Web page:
STOCKBRIDGE — He was a tall, powerful man, and he knew how to work. He could plough from dawn to dark and stack full grain stacks faster than two hired men together. Lynn Verschoor, director of the South Dakota Art Museum, and Jodi Lundgren, curator at the museum, have talked with people who knew artist Harvey Dunn half a century ago.

"They talk about how big he was and his presence," Verschoor said in an interview. "He was dramatic and outgoing when he walked into a room, he filled it up. When he came back here, people would crowd around him. He had vitality, a zest for life, a sense of adventure. It's wonderful to be around people like that."

His art students remembered his words long after his classes and even published a book from his talks.

"He was the size of a linebacker and spoke of art like Vince Lombardi," Connecticut artist Dan Howe writes in the catalog for a new exhibit, "Masters of the Golden Age: Harvey Dunn and His Students," a collaborative exhibit between the South Dakota Art Museum and the Norman Rockwell Museum, where the show opens Saturday evening. It runs through March 13.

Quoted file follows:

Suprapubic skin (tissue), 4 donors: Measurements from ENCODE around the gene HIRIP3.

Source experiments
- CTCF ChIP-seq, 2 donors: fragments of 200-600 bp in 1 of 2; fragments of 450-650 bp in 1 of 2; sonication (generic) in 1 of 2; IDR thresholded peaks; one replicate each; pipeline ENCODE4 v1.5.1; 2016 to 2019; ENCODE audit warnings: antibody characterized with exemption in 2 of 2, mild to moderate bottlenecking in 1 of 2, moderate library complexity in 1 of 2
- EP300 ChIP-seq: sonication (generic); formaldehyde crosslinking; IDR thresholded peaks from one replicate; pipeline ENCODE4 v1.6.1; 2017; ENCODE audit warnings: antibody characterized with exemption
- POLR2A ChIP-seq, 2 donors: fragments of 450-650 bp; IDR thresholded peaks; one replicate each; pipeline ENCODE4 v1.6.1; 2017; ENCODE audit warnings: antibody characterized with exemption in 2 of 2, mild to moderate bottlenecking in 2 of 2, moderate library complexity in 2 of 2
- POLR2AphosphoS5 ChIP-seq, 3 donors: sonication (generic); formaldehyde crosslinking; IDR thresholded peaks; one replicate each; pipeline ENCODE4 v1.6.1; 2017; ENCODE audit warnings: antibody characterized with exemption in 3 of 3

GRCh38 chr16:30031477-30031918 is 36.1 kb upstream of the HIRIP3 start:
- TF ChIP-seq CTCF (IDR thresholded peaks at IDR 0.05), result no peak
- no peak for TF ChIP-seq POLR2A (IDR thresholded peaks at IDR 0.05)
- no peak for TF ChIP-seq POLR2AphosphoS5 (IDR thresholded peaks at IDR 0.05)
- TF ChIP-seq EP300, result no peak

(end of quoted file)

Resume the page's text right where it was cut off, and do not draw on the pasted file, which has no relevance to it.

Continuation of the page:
Dunn was one of Norman Rockwell's inspirations, said Stephanie Plunkett, chief curator at the Norman Rockwell Museum. Dunn was a powerful and masterly painter. As a teacher he is said to have touched the lives of many of his students.

His own early teacher, Ada Caldwell, encouraged him to follow his talent to the Chicago Art Institute, where she had studied, and where he met artist and illustrator Howard Pyle. On the Brandywine River in Delaware, Pyle had a growing school of students — and his ideas of painting and composition were turning the art of illustration upside down.

He and his students led an American style of painting and illustrating widely different from the established British school, Lundgren said in an interview. The British illustrations had the theatrical and distant quality of figures moving on a stage or screen. The new American school felt more lifelike in its angles and spaces and gave a dramatic feeling of being present in the image.